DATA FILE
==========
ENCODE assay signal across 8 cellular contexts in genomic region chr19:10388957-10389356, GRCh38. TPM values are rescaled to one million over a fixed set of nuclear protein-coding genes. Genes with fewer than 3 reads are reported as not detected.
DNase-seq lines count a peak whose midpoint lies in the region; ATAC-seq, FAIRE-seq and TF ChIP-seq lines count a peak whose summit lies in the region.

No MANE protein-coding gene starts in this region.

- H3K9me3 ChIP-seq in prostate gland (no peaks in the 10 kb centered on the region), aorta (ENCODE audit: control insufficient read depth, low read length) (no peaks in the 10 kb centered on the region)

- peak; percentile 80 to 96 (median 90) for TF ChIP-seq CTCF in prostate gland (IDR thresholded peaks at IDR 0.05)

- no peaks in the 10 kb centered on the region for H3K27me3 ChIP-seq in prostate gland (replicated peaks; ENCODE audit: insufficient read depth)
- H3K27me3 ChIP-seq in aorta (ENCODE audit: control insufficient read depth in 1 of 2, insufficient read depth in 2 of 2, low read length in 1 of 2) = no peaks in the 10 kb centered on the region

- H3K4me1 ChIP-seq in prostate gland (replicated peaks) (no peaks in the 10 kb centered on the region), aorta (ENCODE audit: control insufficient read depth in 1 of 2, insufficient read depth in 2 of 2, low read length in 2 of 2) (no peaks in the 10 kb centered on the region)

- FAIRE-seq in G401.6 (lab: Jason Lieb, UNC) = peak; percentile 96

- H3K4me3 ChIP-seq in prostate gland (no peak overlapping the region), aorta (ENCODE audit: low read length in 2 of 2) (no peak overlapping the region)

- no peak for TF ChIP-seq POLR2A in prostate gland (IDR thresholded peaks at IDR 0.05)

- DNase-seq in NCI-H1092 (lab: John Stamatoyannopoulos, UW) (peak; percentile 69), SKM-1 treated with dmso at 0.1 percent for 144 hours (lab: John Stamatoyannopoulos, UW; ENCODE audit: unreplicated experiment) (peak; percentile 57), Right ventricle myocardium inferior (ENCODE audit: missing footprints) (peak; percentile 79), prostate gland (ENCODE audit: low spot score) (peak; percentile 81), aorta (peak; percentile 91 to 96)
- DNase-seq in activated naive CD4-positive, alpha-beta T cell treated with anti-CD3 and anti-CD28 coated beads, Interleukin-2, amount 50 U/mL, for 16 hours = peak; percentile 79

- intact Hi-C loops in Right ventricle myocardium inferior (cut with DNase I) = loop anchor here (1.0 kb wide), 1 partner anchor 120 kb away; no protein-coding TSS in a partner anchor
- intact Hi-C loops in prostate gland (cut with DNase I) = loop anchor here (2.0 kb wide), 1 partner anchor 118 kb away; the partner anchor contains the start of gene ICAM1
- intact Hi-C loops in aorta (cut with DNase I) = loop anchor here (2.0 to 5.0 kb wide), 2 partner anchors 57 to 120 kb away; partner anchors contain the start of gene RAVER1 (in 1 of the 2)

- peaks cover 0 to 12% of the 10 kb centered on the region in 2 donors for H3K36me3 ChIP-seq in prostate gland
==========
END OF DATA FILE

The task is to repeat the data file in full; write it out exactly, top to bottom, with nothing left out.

ENCODE assay signal across 8 cellular contexts in genomic region chr19:10388957-10389356, GRCh38. TPM values are rescaled to one million over a fixed set of nuclear protein-coding genes. Genes with fewer than 3 reads are reported as not detected.
DNase-seq lines count a peak whose midpoint lies in the region; ATAC-seq, FAIRE-seq and TF ChIP-seq lines count a peak whose summit lies in the region.

No MANE protein-coding gene starts in this region.

- H3K9me3 ChIP-seq in prostate gland (no peaks in the 10 kb centered on the region), aorta (ENCODE audit: control insufficient read depth, low read length) (no peaks in the 10 kb centered on the region)

- peak; percentile 80 to 96 (median 90) for TF ChIP-seq CTCF in prostate gland (IDR thresholded peaks at IDR 0.05)

- no peaks in the 10 kb centered on the region for H3K27me3 ChIP-seq in prostate gland (replicated peaks; ENCODE audit: insufficient read depth)
- H3K27me3 ChIP-seq in aorta (ENCODE audit: control insufficient read depth in 1 of 2, insufficient read depth in 2 of 2, low read length in 1 of 2) = no peaks in the 10 kb centered on the region

- H3K4me1 ChIP-seq in prostate gland (replicated peaks) (no peaks in the 10 kb centered on the region), aorta (ENCODE audit: control insufficient read depth in 1 of 2, insufficient read depth in 2 of 2, low read length in 2 of 2) (no peaks in the 10 kb centered on the region)

- FAIRE-seq in G401.6 (lab: Jason Lieb, UNC) = peak; percentile 96

- H3K4me3 ChIP-seq in prostate gland (no peak overlapping the region), aorta (ENCODE audit: low read length in 2 of 2) (no peak overlapping the region)

- no peak for TF ChIP-seq POLR2A in prostate gland (IDR thresholded peaks at IDR 0.05)

- DNase-seq in NCI-H1092 (lab: John Stamatoyannopoulos, UW) (peak; percentile 69), SKM-1 treated with dmso at 0.1 percent for 144 hours (lab: John Stamatoyannopoulos, UW; ENCODE audit: unreplicated experiment) (peak; percentile 57), Right ventricle myocardium inferior (ENCODE audit: missing footprints) (peak; percentile 79), prostate gland (ENCODE audit: low spot score) (peak; percentile 81), aorta (peak; percentile 91 to 96)
- DNase-seq in activated naive CD4-positive, alpha-beta T cell treated with anti-CD3 and anti-CD28 coated beads, Interleukin-2, amount 50 U/mL, for 16 hours = peak; percentile 79

- intact Hi-C loops in Right ventricle myocardium inferior (cut with DNase I) = loop anchor here (1.0 kb wide), 1 partner anchor 120 kb away; no protein-coding TSS in a partner anchor
- intact Hi-C loops in prostate gland (cut with DNase I) = loop anchor here (2.0 kb wide), 1 partner anchor 118 kb away; the partner anchor contains the start of gene ICAM1
- intact Hi-C loops in aorta (cut with DNase I) = loop anchor here (2.0 to 5.0 kb wide), 2 partner anchors 57 to 120 kb away; partner anchors contain the start of gene RAVER1 (in 1 of the 2)

- peaks cover 0 to 12% of the 10 kb centered on the region in 2 donors for H3K36me3 ChIP-seq in prostate gland